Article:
A reality check for the state that seeks to reinvent the past while its present is pock-marked by abysmal socio-economic indicators
On the fringes of the BIMARU category of sick states, Rajasthan’s march towards fixing its dismal indicators in areas of healthcare, education, infrastructure, agricultural growth, drinking water, controlling crimes can wait.
The leaders of the state, instead, have a different vision for the state’s future, one obsessed with the past.
They dream of a Rajasthan where history books portray Maharana Pratap emerging victorious over Akbar’s forces in the battle of Haldighati. Or, where school children don’t know who Jawaharlal Nehru was.
At least three ministers in the Vasundhara Raje-led BJP government — Education Minister Vasudev Devnani, Health Minister Kali Charan Saraf and Urban Development and Housing Minister Rajpal Singh Shekhawat — have backed a proposal to rewrite history on the outcome of the battle, which took place four and a half centuries ago.
While the ministers have been quick to join the Pratap-defeated-Akbar chorus, the Raje government made an unequivocal statement with silence in another row over history last month.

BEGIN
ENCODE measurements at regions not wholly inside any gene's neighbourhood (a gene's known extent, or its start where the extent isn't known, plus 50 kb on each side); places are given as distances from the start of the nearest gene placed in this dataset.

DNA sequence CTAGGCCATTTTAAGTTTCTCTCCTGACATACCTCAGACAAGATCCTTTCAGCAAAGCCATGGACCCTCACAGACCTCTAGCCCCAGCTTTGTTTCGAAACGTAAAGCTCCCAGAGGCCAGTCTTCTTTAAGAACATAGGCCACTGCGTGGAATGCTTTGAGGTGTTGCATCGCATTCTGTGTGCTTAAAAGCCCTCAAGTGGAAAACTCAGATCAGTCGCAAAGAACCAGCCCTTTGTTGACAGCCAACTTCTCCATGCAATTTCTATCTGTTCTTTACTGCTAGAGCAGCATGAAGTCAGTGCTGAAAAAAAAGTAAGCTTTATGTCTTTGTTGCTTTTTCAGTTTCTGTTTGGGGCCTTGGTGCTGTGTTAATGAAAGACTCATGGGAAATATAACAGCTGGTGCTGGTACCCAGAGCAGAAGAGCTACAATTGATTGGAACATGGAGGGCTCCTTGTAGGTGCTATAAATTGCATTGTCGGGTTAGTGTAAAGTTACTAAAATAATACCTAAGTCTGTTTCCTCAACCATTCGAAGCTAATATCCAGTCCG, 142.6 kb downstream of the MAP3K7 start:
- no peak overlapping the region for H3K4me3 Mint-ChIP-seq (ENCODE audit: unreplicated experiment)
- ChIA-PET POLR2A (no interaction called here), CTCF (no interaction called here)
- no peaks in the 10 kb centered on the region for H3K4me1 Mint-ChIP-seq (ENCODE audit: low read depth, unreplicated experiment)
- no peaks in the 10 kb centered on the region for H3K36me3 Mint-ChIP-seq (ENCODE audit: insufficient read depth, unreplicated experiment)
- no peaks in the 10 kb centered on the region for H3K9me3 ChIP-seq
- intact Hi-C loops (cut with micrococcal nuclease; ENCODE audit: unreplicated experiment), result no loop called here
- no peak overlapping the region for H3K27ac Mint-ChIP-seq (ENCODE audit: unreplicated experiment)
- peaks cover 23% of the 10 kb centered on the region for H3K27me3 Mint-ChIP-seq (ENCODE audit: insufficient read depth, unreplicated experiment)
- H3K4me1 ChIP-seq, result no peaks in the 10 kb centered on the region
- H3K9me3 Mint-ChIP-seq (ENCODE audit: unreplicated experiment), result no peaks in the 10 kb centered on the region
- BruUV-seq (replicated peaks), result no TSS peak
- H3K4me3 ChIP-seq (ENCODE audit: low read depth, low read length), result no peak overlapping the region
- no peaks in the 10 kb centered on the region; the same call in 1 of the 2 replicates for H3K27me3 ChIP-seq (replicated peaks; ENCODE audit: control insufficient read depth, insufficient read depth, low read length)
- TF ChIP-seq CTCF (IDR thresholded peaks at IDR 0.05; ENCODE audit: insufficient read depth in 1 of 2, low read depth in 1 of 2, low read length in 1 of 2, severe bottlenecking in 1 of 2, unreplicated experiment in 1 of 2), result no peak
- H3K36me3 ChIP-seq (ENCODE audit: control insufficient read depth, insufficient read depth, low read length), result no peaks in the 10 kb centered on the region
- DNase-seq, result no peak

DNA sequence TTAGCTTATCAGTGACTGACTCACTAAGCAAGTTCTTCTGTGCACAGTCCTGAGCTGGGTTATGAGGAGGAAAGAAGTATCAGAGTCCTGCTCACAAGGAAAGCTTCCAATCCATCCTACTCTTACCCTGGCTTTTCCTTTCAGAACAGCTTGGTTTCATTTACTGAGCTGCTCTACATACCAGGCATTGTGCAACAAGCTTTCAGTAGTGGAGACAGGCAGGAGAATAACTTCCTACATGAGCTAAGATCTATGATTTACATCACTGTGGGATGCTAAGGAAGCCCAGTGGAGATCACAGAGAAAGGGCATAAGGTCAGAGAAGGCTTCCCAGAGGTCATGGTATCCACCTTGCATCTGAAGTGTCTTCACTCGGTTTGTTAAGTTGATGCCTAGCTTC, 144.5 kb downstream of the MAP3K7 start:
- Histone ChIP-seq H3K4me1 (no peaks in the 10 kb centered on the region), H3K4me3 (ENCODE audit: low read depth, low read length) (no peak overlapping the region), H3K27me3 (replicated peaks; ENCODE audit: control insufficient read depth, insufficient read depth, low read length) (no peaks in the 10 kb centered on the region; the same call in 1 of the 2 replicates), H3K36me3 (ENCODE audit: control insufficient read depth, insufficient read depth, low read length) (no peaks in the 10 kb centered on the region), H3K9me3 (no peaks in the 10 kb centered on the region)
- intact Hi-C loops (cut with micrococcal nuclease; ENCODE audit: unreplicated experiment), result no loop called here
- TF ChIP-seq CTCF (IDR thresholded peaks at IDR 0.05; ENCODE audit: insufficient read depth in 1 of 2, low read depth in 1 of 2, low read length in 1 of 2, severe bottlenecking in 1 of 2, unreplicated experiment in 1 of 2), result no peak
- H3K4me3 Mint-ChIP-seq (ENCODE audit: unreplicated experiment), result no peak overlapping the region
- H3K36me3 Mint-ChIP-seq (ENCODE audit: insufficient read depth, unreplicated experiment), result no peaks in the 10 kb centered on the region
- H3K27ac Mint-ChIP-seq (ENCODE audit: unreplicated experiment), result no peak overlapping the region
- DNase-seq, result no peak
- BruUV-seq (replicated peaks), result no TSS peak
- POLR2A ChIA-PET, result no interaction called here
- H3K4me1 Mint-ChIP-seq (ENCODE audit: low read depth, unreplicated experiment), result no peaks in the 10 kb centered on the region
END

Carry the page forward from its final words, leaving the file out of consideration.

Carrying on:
On January 27, Bollywood filmmaker Sanjay Leela Bhansali saw perhaps what Rajasthan tourism’s brand new tagline, ‘Jaaney Kya Dikh Jaaye! (Who knows what you might get to see)’ can mean in a rudely alternate way.
Bhansali had to put off the shoot of his upcoming project Padmavati and leave after members of a fringe caste group, the Shri Rajput Karni Sena stormed through the security at the venue and assaulted Bhansali as well as the crew.
The protestors had assumed on the basis of a newspaper report that the film could possibly have romantic sequences between Padmavati, the fabled queen of Chittorgarh, and its attacker Allauddin Khilji.
Following the assault, Home Minister Gulab Chand Kataria said the government would act against the protestors only if someone came forward to file a complaint.
While the action was limited to six protestors being detained and let off, nuanced takes on the legend of Padmavati continue to fill social media timelines.
However, Chief Minister Vasundhara Raje — known for her powerful social media presence and for her tough stance against fringe groups vandalising art — chose to remain silent.
Rows over history are not new to Rajasthan, especially in the area of education. Rajasthan Education Minister Vasudev Devnani has been at the centre of a host of controversies, including cutting down references to Jawaharlal Nehru as the country’s first prime minister in school textbooks.